Wonder Woman was not just a revelation for the DCEU; it was a revolution. The DCEU was floundering and drowning under negative reviews, and was at risk of losing mass audiences. Gal Gadot, however, reached into the waves and offered rescue. If the DCEU truly wants to survive, it must take her hand and learn from her example, and from Patty Jenkins's example.
There are countless reasons Wonder Woman was great. What Justice League can learn from Wonder Woman (among other things) is how to capture an audience—or maybe, at least, how not to lose an audience. One of the best elements of Wonder Woman—scratch that—the unequivocally best element of the movie was the scene where Diana stepped onto No Man's Land. This scene was almost pulled from the movie, thanks to clueless Warner Bros. execs. Thank Hippolyta, Patty Jenkins stood her ground, because that scene was groundbreaking. How fitting.
But that's what directors and writers of the DCEU have to contend with. They must avoid the pitfalls of bad superhero movies (or bad movie creators) that prioritize visual stimulation over substance. So, let's look at the ways Wonder Woman will shape the future of the DCEU, if they just frickin' let her.
Also, SPOILERS AHEAD. But come on, who hasn't seen Wonder Woman?
Characters Aren't Props
Wonder Woman was about Diana. Obviously. But the cast didn't end there, and Patty Jenkins (along, of course, with the writers) didn't let us forget that. We came to know and understand ancillary characters like Antiope, Hippolyta, Charlie, Sameer, and the Chief. Compare Steve Trevor's crew with the Howling Commandos of the first Captain America movie, for example. Which characters did you get to know better?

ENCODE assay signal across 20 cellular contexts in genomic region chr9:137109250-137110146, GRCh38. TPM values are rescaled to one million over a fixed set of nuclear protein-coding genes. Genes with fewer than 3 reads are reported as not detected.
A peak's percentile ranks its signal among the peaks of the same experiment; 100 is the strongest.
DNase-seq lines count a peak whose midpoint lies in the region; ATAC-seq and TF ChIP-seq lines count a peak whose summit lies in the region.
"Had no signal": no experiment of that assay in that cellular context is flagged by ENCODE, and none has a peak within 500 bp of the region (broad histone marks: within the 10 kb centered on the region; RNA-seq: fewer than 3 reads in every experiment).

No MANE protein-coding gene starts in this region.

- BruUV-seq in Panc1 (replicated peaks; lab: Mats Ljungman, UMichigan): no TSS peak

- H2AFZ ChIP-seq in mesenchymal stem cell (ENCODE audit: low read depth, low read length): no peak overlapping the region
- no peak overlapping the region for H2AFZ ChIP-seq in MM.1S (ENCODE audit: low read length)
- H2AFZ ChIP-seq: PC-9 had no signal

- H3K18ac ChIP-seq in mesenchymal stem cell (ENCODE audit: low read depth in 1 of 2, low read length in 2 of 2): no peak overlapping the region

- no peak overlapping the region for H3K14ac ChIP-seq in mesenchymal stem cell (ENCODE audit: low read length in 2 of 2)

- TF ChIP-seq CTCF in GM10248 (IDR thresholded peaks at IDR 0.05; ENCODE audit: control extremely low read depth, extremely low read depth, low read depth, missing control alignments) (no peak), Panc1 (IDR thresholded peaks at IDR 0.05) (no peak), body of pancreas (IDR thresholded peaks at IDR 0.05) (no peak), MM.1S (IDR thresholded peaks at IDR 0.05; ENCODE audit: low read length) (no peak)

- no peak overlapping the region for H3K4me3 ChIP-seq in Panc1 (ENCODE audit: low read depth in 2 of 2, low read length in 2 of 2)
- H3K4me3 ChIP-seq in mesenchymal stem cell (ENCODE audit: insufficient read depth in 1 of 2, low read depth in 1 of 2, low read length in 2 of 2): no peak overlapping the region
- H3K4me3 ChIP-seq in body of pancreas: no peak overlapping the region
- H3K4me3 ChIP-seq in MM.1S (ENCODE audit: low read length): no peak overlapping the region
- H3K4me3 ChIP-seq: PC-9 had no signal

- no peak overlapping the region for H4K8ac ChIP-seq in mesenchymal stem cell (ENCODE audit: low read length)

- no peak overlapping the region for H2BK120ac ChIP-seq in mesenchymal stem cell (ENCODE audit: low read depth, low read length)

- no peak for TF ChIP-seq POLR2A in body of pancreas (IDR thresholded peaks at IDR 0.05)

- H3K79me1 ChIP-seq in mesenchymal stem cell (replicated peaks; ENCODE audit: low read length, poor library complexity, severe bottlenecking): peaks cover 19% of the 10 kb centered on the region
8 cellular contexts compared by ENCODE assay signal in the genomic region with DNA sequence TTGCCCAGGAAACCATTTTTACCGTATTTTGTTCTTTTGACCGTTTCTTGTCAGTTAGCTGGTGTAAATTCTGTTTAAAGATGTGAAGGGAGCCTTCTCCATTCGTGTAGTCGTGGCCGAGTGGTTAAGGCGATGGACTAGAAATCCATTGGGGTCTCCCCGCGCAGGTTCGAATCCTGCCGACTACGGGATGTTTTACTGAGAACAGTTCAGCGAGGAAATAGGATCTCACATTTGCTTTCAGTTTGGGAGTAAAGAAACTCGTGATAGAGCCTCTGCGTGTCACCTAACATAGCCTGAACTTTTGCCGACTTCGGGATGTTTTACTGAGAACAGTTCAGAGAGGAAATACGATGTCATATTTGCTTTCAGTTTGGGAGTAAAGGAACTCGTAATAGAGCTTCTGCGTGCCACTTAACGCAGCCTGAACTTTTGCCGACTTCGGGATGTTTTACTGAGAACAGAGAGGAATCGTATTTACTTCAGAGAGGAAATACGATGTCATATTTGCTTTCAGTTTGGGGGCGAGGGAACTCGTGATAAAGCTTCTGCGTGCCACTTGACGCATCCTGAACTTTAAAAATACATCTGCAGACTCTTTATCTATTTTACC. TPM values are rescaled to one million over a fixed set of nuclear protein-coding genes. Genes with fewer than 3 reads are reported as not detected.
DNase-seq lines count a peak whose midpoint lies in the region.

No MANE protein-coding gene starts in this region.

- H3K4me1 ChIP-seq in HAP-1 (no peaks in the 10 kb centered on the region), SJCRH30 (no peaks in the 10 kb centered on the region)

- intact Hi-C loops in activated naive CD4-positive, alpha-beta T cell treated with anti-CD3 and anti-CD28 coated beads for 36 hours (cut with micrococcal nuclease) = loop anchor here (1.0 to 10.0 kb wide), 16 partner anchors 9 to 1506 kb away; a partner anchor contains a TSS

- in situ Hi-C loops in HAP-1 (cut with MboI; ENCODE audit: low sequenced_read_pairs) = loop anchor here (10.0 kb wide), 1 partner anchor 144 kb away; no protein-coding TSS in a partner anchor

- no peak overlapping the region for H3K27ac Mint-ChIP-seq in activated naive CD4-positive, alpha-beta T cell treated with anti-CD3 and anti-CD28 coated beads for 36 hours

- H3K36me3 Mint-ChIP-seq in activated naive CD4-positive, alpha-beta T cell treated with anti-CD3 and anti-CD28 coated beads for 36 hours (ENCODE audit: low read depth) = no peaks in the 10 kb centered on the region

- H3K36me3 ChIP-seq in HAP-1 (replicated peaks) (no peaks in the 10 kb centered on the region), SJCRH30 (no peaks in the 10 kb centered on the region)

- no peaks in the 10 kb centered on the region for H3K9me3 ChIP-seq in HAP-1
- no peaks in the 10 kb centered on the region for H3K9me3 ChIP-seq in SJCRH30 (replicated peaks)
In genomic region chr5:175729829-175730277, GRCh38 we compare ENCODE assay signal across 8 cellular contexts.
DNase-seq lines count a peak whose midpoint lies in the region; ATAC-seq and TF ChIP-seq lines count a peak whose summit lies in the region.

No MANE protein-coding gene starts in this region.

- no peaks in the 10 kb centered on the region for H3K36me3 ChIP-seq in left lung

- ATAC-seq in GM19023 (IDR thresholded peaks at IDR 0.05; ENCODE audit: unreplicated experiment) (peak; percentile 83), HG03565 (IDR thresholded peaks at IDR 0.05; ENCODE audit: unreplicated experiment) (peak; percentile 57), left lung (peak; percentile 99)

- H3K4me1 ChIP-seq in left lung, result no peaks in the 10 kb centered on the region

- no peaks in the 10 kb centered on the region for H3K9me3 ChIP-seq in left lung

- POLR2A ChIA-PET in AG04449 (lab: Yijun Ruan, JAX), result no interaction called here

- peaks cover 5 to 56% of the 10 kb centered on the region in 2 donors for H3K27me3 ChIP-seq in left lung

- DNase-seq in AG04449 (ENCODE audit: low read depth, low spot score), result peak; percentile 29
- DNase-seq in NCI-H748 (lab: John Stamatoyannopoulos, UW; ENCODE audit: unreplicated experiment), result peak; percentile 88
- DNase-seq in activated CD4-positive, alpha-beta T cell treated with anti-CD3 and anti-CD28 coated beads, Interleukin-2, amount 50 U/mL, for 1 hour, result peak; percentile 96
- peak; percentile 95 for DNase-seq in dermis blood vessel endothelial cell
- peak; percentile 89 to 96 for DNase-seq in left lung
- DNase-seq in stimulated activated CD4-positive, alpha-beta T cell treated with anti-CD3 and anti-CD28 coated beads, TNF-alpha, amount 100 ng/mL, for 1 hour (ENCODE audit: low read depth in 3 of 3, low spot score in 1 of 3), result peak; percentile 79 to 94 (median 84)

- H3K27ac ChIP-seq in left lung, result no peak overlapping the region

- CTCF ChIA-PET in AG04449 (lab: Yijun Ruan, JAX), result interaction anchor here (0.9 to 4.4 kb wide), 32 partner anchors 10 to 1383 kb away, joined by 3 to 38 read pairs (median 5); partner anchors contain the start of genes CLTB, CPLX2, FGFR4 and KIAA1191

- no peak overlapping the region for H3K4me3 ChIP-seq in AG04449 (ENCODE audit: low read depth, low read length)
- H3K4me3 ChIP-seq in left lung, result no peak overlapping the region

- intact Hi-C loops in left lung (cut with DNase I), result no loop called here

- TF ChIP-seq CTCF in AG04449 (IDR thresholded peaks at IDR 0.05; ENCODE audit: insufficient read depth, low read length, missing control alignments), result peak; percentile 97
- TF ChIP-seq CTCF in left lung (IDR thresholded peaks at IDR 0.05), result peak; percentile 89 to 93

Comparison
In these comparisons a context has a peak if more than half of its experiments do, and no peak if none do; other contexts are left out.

In Wonder Woman, the supporting cast were not just pawns or placeholders. They were fully realized characters with something interesting to add to the story. They didn't simply appear because, "Oh, well they were in the comic books, so we should probs toss 'em in."
Justice League is going to have even more pressure in this regard, because they have at least five main characters they'll need to flesh out, and there'll be supporting cast on top of that. C'mon, DCEU, don't let us down.
You're Allowed To Be Funny, You Guys — It Actually Helps
Virtually the entire London sequence in Wonder Woman was hilarious. And that's okay! There was more humor in the clothes shopping scene than in Man of Steel and Batman v Superman: Marthas Rising combined. These breaks are welcome and necessary, especially if you want non-superhero fans attending these movies. That's how you get a successful box office showing.
Humor does wonders for the characters, too. Diana was exceedingly lovable in that scene (and all of her comedic scenes... and all scenes in general), and that makes the audience want her to succeed. When Justice League was written, it was said to have a much lighter tone than its predecessors, which is good. That, coupled with Joss Whedon's influence, should help a lot. Let's just hope it has its own identity, and isn't just Avengers, But, Like, With Superman and Stuff.
Make Diana The Focal Point
Despite limited screen time, Wonder Woman was the highlight of Batman v Superman: Straight White Men in Pajamas Being Grumpy. After her solo outing, she has absolutely cemented herself as the hero of the DCEU. Don't run from that, Justice League.
We know you want that to be Batman, and you've already painted yourself into a corner by establishing him as the grand organizer, but you better find a way to squeeze your way out of that. Diana is, in essence, a much more interesting Superman. While Ben Affleck acquitted himself admirably as the Dark Knight, the DCEU has now found its true shining light. Do not dim it.
A Story Should Be Character Driven
Diana is a true hero, with a sense of responsibility. She believes it is her duty to protect those who cannot protect themselves. Beyond that, though, she is naive about our world, and she evolves throughout the movie as she begins to understand human culture. This progression drives the movie entirely, until she has the ultimate crisis of whether or not humanity even deserves her protection. Which she, of course, overcomes.
In some ways, Wonder Woman was a lot like an MCU movie, in that the villains were sort of secondary. They were a means to a storytelling end. The movie didn't suffer for this, though. These films should be about the hero, and their journey.
Hopefully Justice League recognizes this, especially because we'll be meeting three of the heroes for the first time. Just give Aquaman a little character arc, DCEU, and we should be fine. People are already stoked to see Khal Drogo shirtless, you don't have to take it much farther than that.